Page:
Interpretation is when you do translation live, on the fly. Interpreters are the staffers who translate at meetings of world leaders or who work in the sound booths behind the scenes at the UN for all those diplomats wearing headsets. Interpretation is a special skill that goes beyond basic translation—interpreters have to work instantaneously without reference materials, and simultaneously, speaking in one language while listening in another. Interpreters also have to be attuned to the cultural and political nuances of a situation, and they typically have to be experts in (or bone up on) the subject matter at hand. You might think those world leaders are under incredible pressure, but the interpreters have it far worse! A friend told me about interpreting for an incredibly high-level meeting; she couldn’t tell me the details, but I was able to piece together that it was probably for the meeting between Presidents Bill Clinton and Jiang Zemin talking about nuclear weaponry. She explained that she worked in a tag-team of four interpreters working fifteen minutes at a time, because that’s the most stress anyone could handle. Another friend told about a much more pleasurable interpreting job, in which she learned all about wine-making while translating for a group of Spanish investors visiting wineries California.

Localization, often abbreviated L10N (L, ten more letters, N) takes translation several steps further. Localization means doing whatever it takes to adapt a product or service to the needs of a different local market. For example, if you make cell phones in the US and want to start selling them in Korea, you’ll need to do a lot more than translate the user interface into Korean. You need to change the radio to work on the Korean networks, which use a different protocol. You’ll also need to rejigger your software so that it can handle Hangul characters, and you’ll need to come up with a keyboard and text-input system that enables people to write text messages using Hangul characters with their thumbs. If you’re smart, you’ll also enable roman, Chinese, and Japanese character input, because lots of Korean customers need to be able to communicate in Chinese, Japanese, and English every day. And if you’ve done your market research, you know that the Korean market likes small, slick, colorful devices; models that sell well in the US are probably going to seem big and clunky in Korea. Localizing your product means addressing all of these barriers to local adoption.

Internationalization (I18N) is the global version of localization: it means doing whatever it takes to make your product or service work everywhere in the world, not just specific local markets. That could theoretically include translation into every known language, but in practice it means overcoming technical details that limit you to certain parts of the world. Internationalization is laying a good foundation for localization projects to follow. For software projects, it means doing things like adapting your code to handle the character sets needed by all the world’s major languages—for example, even if your product will only work in English for now, it ought to be able to work with strings (text) in any language so that you can translate your interface later but users can work with international character data now. You should make it possible to work with all the number, time, date, currency formats, and measurement systems used around the world. Your icons should be general enough to make sense around the world—and you might be surprised how images that seem obvious here can be confusing or even offensive elsewhere. It takes research and hard work to get it all right.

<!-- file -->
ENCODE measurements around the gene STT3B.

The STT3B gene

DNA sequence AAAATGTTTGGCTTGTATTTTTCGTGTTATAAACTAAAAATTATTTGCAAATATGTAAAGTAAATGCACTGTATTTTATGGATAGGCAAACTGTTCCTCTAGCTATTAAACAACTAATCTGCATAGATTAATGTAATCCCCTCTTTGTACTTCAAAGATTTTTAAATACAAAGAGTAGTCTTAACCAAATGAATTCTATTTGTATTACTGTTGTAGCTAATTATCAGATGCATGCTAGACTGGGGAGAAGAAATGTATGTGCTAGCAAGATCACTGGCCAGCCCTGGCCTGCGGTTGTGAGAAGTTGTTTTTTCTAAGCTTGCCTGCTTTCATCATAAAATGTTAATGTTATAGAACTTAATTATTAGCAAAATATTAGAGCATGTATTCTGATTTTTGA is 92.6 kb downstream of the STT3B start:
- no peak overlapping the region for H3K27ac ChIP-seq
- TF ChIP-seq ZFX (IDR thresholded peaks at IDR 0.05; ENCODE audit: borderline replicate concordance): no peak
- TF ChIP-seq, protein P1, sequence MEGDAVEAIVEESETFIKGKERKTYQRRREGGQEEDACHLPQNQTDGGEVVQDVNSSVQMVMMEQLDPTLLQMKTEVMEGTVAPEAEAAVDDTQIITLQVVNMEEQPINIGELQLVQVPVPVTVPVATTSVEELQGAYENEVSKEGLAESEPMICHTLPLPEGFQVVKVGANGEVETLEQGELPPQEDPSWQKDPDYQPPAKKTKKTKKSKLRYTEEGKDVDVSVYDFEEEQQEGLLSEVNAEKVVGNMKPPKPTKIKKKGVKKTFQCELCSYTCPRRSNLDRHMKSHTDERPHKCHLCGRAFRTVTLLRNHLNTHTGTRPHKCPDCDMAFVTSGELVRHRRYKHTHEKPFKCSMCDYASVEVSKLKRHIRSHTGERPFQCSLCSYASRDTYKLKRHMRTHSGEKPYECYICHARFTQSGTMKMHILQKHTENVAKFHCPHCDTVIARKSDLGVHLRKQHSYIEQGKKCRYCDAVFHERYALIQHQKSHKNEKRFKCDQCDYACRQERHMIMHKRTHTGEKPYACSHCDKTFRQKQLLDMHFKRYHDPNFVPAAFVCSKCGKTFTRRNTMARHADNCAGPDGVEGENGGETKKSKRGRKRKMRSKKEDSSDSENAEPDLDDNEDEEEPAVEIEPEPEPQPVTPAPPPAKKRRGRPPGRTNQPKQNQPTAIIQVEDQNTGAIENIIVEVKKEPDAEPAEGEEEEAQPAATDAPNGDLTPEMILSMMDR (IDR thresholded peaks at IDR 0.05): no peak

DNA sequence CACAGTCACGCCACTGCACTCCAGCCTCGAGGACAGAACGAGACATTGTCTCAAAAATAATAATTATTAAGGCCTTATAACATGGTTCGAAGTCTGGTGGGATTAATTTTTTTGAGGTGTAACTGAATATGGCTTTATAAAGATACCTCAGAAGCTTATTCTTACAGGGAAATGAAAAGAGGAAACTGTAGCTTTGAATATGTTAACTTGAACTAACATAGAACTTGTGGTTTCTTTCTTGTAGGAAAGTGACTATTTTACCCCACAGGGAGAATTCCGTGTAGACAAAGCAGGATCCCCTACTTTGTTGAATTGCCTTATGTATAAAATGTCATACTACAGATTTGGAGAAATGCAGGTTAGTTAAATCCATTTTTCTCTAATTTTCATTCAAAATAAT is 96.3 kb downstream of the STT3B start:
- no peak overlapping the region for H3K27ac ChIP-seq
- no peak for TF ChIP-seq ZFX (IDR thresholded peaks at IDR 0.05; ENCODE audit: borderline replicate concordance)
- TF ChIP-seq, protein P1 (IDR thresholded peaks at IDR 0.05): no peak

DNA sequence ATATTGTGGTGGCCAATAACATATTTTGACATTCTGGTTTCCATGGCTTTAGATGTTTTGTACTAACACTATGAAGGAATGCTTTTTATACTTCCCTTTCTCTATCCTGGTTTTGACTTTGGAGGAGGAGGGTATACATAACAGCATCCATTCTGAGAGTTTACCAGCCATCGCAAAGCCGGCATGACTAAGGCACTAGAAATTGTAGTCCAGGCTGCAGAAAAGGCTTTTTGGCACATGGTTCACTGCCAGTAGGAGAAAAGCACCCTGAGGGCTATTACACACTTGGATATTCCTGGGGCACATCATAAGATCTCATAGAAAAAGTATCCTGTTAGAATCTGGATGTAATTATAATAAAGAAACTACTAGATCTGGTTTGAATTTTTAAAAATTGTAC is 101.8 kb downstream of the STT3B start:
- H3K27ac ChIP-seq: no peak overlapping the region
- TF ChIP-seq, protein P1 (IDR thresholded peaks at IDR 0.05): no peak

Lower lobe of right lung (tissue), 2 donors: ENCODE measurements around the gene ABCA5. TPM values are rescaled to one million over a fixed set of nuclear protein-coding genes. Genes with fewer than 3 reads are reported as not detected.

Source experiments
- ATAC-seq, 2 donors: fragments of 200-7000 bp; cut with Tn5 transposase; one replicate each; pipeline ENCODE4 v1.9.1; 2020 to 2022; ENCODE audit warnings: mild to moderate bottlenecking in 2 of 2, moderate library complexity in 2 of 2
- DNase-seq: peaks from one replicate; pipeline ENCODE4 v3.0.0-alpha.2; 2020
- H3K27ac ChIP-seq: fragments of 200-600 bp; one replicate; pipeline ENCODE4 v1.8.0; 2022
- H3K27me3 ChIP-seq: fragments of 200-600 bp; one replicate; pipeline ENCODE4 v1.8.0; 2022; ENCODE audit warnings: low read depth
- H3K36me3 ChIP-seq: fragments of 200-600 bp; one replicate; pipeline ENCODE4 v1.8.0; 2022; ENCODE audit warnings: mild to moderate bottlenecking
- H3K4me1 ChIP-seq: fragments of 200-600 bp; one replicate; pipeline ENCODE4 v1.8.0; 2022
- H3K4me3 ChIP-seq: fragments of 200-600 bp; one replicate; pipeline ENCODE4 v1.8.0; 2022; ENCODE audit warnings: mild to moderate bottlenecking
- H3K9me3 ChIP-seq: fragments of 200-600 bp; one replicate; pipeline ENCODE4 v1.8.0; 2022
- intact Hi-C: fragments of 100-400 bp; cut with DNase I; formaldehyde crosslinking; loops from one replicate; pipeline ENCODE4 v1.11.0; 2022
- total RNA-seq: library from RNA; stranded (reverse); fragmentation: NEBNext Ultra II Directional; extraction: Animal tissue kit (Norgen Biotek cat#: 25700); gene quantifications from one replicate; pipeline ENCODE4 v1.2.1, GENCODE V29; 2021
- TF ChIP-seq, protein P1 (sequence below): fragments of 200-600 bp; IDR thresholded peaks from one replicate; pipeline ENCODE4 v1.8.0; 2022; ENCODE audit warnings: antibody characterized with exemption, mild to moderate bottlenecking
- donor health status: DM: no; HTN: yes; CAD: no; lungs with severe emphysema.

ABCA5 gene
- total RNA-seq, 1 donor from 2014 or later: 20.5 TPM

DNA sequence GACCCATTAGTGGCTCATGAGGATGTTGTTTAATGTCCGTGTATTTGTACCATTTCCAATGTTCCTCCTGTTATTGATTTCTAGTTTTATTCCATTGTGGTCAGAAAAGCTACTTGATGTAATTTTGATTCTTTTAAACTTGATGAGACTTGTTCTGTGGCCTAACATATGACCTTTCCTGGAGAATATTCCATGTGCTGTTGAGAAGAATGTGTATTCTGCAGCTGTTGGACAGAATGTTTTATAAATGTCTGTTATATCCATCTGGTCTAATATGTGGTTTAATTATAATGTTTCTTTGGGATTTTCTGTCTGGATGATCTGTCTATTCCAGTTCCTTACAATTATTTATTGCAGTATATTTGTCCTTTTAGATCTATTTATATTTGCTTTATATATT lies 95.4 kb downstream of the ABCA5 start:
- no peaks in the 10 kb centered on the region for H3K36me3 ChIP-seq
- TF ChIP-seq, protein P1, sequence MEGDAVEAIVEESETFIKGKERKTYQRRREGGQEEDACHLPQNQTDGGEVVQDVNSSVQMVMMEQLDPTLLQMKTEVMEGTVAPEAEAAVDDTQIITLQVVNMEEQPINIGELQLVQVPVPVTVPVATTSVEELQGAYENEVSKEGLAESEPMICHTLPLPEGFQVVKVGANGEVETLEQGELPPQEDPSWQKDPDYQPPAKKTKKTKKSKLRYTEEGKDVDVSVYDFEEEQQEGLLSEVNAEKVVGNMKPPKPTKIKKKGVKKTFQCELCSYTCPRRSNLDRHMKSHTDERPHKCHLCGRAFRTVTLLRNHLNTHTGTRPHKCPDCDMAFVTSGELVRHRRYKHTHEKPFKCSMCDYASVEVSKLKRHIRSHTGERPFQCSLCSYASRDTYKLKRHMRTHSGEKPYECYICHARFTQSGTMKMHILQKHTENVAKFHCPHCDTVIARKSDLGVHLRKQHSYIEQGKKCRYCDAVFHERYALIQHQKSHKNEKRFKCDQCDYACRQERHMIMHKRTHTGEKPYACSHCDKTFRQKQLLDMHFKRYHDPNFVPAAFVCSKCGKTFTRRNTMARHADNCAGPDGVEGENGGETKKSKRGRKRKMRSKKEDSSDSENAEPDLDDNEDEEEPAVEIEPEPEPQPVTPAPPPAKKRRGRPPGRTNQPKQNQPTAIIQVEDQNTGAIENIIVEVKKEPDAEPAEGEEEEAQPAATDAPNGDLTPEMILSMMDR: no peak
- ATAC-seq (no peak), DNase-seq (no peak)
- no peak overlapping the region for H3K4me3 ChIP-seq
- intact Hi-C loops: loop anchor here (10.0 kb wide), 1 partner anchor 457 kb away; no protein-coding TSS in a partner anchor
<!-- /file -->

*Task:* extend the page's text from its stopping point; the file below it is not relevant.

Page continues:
Do your business models match up? What are your business priorities and challenges?

Perhaps you’re releasing a new laptop around the world and need to translate the BIOS strings, the set-up pamphlets, and the customer support website. Your priorities are volume and turnaround time. You probably have millions of words and several dozen languages, and you need it all turned around in a few weeks. You’ll probably need to work with one of the huge, multinational vendors that can respond to that kind of volume and time pressure, who can put together a sophisticated workflow system for you. And you’d better write a contract that will enable you to enforce your expectations about turnaround time.

Perhaps you’ve made a defibrillator device that flight attendants can use when passengers have heart-attacks on board, and you’ve just negotiated a major sale to a French airline. Your priorities are quality and risk management. You probably only have a few thousand words and some graphics to get from English into a half dozen European languages, but this product is literally a matter of life and death—those translations and graphics have got to be right, and they have to be so simple that they’ll make sense to somebody who’s working under extreme pressure at an unfamiliar task.